About SAN Switches | Fiber switch | Fibre channel

Fibre Channel Switch

Brief Introduction

In the computer storage field, a Fibre Channel switch is a network switch compatible with the Fibre Channel (FC) protocol. The host will access the read\write operation from the storage through the switch. In detailed, the host & Storage is connected to the switch.

A Fibre Channel switch is designed for high performance, low latency,high availability and lossless data transmission. Director-class FC switches can add additional capabilities such as zoning to disable unwanted traffic.

Fibre Channel switches may be deployed one at a time or in larger multi-switch configurations. SAN administrators typically add new switches as their server and storage needs grow, connecting switches together via fiber optic cable using the standard device ports.
SAN Connectivity

Switch Topology

1. Core edge Topology

2. Edge core Topology

3. Mesh Topology

1. Core Edge Technology

This SAN configuration utilizes a large switch at the core of the fabric to which storage arrays are connected. Hosts are attached to smaller port count 'edge' switches, which are attached to the core switch via ISLs. This topology can grow to hundreds of ports while ensuring that hosts only have to traverse two switches to access their storage. Hosts that require lower latency or higher throughput can be connected directly to the core switch.

2. Edge Core Technology

The edge-core topology positions storage (targets) on the core tier and initiators (servers) on the edge tier. As the storage and servers are on completely different switches, this topology provides easy administration and also good performance, with the majority of the traffic just traversing one hop from the edge to the core. The key drawback of this design is that the core connections and the storage are in contention for extension. This means that this topology provides only minimum growth.

3. Mesh Topology

In a mesh SAN, every switch in the fabric is connected to every other switch by way of an inter-switch link (ISL). In such a configuration a host will traverse a maximum of one ISL to access its storage. When configuring a mesh SAN it is favorable to group hosts and their storage on the same switch to cut down the amount of traffic on the ISLs. As a mesh grows, the number of ISLs on a single switch grows at the rate of one for every additional switch. After a certain point there is minimal benefit gained by adding extra switches as many of the additional ports will be required for ISLs.

There are so many vendors in the market who manufacturers the FC switches. Major Vendors like below

Any vendor's switch will starts with 8 ports, 16 ports, 24 ports and 48 ports. 8 ports will come like a socket which can easily insert on a switch and every port is a licensed one. If we want to procure a 8 ports socket we have to contact to the switch vendor and have to buy the ports with license. These task will be taken care by your respective sales team.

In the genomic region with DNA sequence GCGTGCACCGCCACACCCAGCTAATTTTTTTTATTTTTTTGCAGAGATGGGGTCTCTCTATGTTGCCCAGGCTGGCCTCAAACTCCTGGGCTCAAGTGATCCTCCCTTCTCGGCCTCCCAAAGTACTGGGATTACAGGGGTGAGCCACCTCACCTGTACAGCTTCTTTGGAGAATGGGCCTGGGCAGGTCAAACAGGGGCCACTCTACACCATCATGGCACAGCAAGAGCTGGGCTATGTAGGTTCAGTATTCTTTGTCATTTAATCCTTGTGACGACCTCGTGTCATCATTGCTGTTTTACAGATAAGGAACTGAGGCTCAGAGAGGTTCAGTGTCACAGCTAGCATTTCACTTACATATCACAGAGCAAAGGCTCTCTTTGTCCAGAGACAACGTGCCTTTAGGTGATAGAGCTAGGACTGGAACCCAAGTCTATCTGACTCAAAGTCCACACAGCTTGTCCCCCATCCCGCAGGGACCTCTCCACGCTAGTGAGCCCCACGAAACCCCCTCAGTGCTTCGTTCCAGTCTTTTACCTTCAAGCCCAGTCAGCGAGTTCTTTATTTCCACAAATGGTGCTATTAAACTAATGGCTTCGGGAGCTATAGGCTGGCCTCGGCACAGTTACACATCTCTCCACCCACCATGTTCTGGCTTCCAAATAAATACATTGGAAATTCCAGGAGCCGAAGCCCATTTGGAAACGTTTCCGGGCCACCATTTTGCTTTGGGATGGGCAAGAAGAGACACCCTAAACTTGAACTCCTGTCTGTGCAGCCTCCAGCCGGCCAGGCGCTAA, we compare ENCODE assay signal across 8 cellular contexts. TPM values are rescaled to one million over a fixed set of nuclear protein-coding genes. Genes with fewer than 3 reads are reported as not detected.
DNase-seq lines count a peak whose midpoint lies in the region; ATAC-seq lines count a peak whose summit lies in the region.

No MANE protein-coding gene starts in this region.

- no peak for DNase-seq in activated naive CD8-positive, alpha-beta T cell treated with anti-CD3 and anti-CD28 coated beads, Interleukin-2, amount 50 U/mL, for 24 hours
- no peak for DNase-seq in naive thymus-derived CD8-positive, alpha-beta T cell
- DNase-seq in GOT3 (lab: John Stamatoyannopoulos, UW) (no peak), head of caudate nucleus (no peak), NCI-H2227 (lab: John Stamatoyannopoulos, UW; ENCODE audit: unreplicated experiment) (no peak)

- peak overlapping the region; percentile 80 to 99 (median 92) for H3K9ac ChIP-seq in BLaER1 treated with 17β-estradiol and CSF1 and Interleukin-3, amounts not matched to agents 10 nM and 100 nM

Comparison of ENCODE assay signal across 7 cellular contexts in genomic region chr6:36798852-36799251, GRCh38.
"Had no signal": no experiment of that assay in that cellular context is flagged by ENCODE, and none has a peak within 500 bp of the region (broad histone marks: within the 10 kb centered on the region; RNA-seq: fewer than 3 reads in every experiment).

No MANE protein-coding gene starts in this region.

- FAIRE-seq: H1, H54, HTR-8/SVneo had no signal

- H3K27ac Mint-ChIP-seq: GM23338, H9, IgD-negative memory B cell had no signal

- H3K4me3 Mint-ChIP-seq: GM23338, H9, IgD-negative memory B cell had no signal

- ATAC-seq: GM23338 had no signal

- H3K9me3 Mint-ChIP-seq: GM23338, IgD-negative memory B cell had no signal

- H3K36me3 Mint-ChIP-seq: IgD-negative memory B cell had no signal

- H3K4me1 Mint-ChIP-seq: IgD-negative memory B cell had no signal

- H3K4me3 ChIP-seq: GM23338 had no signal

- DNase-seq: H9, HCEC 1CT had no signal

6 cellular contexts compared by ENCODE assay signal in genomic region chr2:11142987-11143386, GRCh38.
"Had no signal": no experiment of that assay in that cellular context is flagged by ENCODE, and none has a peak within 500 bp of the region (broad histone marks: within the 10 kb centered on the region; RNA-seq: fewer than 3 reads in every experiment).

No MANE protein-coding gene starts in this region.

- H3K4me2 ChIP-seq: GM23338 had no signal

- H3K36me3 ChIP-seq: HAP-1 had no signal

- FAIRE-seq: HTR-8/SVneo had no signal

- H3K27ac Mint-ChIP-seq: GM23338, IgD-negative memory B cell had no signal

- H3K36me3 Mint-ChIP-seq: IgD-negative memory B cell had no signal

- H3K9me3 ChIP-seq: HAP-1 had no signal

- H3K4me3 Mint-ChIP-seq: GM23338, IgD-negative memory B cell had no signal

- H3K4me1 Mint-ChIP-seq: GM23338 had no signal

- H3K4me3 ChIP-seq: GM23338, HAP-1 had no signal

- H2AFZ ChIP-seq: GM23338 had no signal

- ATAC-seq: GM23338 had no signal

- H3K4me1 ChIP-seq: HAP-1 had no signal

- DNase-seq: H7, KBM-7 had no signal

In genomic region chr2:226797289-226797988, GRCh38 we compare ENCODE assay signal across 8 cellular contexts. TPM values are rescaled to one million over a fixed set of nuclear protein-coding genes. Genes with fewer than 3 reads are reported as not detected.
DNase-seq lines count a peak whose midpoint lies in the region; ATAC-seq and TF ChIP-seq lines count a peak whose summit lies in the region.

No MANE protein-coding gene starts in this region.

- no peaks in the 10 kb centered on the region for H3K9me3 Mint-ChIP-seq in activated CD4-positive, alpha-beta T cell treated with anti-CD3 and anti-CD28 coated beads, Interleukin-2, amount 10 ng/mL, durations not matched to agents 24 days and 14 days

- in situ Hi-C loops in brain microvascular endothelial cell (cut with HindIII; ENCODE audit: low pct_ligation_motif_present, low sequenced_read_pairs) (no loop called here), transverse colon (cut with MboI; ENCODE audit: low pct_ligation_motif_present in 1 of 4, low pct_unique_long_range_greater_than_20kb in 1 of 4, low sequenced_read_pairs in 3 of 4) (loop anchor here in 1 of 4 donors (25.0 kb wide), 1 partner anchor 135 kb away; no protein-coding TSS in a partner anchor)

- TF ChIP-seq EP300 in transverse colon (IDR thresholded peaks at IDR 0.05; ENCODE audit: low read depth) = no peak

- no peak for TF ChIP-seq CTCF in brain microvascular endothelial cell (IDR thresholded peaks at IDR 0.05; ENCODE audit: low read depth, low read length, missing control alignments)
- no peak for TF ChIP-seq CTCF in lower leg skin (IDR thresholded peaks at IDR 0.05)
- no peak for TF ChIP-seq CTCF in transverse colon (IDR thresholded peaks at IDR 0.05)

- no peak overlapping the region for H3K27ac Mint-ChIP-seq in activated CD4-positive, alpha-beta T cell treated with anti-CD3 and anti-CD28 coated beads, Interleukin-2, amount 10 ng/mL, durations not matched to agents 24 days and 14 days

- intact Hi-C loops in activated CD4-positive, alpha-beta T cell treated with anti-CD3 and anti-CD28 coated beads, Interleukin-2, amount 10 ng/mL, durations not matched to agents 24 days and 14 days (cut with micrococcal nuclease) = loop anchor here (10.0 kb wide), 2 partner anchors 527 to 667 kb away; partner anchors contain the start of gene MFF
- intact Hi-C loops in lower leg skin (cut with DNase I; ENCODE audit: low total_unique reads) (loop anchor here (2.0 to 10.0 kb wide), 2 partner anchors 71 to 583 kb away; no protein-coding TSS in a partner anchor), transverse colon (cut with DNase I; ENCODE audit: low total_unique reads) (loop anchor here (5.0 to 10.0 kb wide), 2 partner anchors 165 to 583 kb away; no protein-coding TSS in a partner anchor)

The rate of data transfer in a switch is 8 GB/sec at max, if we need to increase the speed we have to do the trunking/ISL. We can also change the port speed to 2, 4, 8 Gb/sec & auto mode.

Directors switch offers a high port-count in a modular (slot-based) chassis with no single point of failure (high availability).

Switches are typically smaller, fixed-configuration (sometimes semi-modular), less redundant devices.

Front view of a Switch

Rear view of a Switch

In a switch the major activity will be the Zoning and also we do trouble shooting, ISL, Port Channeling and other works.

Zoning means “Grouping of Host HBA WWPN and Storage Front End Ports WWPN to speak each other.”

Zoning Structure

Types of Zoning:

1. Soft Zoning
2. Hard Zoning
3. Mixed Zoning

 Soft Zoning: 

It uses the Server HBA WWN number and Storage Front End Port WWN number. It’s also known as WWN Zoning. A major advantage of WWN Zoning is its flexibility. It allows the SAN to be recabled without re configuring the Zone information.

Physical Cabling between Server ,Switch and Storage with Single Path

Physical Cabling between Server ,Switch and Storage with Multipath

Hard Zoning: 

It uses the Server and Storage physical ports connected on a FC switch. It’s also known as Port Zoning. A major disadvantage is any change in the fabric configuration affects zoning database.

Mixed Zoning: 

It combines the qualities of both WWN zoning and port zoning.

Below are the models for your reference


Switches: 6510, 6505, 5300, 5100, VA-40FC, 5000, 4900, 2400, 2800, 3800, 3900, 4100, 300, 200E

Directors: DCX 8510-8, DCX 8510-4, DCX, DCX-4S, 48000, 24000, 12000


Switches: Cisco MDS 9020, 9120, 9124, 9124e, 9134, 9140, 9148, 9216, 9216A, 9216i, 9222i, and 9250i

Directors: Cisco MDS 9506, 9509, 9513, and 9710


Switches: 3232, 4500, 4700

Directors: 6064, 6140, 10000

Share this

Related Posts

Next Post »


March 30, 2016 at 9:59 AM delete

You are Awesome Shaik Mehboob and very help full to understand the concept.
Could you add some basic troubleshooting with EMC and HP Eva storage

Thanks in Advance
Dev Mishra

April 1, 2016 at 11:00 AM delete

Hello Mishra,

Thanks for your valuable comment. From April 4th onwards you can able to view the EMC VMAX articles in sanadmin.net site. HP EVA is in under review.. will let you know once it updated.

March 5, 2019 at 8:47 AM delete

Hai sir,I am SeenuBabu.
I have small doubt.what are the differences between 6510&8510-8 in Brocade switch.please give me your valuable answer.